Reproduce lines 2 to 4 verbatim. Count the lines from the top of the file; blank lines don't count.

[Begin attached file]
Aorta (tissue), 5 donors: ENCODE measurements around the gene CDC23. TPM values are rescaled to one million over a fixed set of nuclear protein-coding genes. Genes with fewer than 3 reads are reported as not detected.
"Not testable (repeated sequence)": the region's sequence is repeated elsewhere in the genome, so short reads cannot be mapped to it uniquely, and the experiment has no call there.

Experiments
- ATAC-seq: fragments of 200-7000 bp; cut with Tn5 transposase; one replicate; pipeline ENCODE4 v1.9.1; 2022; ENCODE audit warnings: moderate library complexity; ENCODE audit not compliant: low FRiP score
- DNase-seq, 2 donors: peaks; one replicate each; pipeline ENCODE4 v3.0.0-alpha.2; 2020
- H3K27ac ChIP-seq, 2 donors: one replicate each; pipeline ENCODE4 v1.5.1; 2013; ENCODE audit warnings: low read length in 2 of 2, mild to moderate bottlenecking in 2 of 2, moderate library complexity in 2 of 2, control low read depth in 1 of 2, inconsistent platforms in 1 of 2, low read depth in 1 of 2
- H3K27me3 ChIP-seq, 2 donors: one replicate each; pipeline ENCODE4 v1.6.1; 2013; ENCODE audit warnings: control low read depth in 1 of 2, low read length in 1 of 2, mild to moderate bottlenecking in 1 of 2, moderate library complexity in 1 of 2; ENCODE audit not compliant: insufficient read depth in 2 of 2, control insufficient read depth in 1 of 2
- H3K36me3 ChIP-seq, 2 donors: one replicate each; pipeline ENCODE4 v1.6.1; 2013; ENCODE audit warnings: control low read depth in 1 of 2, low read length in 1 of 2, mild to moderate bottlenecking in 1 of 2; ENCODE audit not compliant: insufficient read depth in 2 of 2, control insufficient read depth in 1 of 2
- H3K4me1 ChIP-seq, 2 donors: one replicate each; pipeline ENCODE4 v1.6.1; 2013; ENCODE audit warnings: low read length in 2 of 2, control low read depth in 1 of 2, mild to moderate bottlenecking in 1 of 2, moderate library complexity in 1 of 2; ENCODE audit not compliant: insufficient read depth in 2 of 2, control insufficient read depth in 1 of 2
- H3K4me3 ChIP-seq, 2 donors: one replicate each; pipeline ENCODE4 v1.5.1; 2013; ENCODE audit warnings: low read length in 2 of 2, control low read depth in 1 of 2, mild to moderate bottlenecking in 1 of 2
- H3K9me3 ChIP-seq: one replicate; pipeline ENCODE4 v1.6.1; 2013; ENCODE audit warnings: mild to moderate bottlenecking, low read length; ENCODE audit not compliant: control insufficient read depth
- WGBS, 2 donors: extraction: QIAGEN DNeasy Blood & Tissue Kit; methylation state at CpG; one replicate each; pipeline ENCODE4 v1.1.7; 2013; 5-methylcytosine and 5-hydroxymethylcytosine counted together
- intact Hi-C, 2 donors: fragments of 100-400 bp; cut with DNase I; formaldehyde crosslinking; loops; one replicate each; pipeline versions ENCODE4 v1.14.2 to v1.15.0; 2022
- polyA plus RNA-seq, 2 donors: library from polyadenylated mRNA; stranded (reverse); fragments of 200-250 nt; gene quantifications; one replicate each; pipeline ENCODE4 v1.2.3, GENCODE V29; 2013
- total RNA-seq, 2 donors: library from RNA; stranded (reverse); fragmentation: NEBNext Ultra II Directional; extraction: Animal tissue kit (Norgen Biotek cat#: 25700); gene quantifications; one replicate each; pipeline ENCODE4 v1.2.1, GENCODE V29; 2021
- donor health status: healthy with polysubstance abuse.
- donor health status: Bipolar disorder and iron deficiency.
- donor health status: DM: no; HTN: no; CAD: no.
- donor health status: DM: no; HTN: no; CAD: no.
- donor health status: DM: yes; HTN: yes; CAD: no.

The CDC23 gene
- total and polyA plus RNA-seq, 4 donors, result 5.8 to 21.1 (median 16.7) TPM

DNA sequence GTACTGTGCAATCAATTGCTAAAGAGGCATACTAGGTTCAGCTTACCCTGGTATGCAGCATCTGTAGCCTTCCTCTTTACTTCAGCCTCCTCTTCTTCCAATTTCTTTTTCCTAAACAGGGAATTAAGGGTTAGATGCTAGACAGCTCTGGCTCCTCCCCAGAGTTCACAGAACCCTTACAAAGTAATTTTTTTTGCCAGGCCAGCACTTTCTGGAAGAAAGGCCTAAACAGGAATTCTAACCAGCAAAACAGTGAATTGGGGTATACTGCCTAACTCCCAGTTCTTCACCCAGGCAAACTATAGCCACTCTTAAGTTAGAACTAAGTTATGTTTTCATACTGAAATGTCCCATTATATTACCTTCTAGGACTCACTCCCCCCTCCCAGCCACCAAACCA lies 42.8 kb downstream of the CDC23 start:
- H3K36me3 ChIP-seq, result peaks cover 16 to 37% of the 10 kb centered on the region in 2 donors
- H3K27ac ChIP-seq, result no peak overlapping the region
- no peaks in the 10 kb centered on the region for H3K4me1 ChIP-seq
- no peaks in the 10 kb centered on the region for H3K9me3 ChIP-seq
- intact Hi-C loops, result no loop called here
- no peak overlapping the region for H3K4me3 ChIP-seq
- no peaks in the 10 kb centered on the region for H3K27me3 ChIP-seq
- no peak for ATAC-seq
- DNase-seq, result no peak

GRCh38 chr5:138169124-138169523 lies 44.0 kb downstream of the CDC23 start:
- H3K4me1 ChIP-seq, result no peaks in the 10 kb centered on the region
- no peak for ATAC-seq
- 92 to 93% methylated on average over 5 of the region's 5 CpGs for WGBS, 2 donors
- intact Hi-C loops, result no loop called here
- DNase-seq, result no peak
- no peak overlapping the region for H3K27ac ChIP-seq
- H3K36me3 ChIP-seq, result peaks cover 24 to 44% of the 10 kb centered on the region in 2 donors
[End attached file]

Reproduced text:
"Not testable (repeated sequence)": the region's sequence is repeated elsewhere in the genome, so short reads cannot be mapped to it uniquely, and the experiment has no call there.

Experiments
- ATAC-seq: fragments of 200-7000 bp; cut with Tn5 transposase; one replicate; pipeline ENCODE4 v1.9.1; 2022; ENCODE audit warnings: moderate library complexity; ENCODE audit not compliant: low FRiP score